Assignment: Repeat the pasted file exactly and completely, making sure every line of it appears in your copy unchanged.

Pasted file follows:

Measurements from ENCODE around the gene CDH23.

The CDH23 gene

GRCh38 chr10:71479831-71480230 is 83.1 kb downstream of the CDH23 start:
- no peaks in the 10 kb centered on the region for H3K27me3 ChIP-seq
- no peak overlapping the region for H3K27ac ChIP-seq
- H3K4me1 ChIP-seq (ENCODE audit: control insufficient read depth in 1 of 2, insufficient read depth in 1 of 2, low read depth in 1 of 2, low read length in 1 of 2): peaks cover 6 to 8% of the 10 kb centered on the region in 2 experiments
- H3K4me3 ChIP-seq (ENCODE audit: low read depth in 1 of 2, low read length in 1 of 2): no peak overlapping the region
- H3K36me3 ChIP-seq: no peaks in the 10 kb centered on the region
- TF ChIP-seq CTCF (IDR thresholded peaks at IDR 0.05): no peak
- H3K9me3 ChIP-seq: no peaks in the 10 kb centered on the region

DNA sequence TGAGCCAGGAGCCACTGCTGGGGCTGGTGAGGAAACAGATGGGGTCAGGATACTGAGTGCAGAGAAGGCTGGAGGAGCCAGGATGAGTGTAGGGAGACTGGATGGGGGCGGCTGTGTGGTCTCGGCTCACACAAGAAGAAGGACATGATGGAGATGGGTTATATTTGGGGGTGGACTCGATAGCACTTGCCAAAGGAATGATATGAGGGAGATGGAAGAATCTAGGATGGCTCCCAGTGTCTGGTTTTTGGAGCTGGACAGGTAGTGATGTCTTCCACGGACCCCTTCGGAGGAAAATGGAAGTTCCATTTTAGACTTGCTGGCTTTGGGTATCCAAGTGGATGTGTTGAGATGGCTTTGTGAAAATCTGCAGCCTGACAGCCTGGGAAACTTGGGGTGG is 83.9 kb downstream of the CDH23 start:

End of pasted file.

Measurements from ENCODE around the gene CDH23.

The CDH23 gene

GRCh38 chr10:71479831-71480230 is 83.1 kb downstream of the CDH23 start:
- no peaks in the 10 kb centered on the region for H3K27me3 ChIP-seq
- no peak overlapping the region for H3K27ac ChIP-seq
- H3K4me1 ChIP-seq (ENCODE audit: control insufficient read depth in 1 of 2, insufficient read depth in 1 of 2, low read depth in 1 of 2, low read length in 1 of 2): peaks cover 6 to 8% of the 10 kb centered on the region in 2 experiments
- H3K4me3 ChIP-seq (ENCODE audit: low read depth in 1 of 2, low read length in 1 of 2): no peak overlapping the region
- H3K36me3 ChIP-seq: no peaks in the 10 kb centered on the region
- TF ChIP-seq CTCF (IDR thresholded peaks at IDR 0.05): no peak
- H3K9me3 ChIP-seq: no peaks in the 10 kb centered on the region

DNA sequence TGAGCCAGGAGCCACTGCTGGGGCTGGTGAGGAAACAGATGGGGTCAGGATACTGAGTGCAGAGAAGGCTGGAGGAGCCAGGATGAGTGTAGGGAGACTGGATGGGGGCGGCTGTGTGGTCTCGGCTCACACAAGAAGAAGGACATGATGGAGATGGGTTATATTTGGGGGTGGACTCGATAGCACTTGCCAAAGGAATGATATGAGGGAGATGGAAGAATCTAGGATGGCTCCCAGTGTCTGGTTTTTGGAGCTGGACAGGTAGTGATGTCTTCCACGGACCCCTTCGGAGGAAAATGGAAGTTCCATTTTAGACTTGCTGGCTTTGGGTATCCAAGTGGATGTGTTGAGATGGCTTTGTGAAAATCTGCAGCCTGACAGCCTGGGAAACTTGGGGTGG is 83.9 kb downstream of the CDH23 start: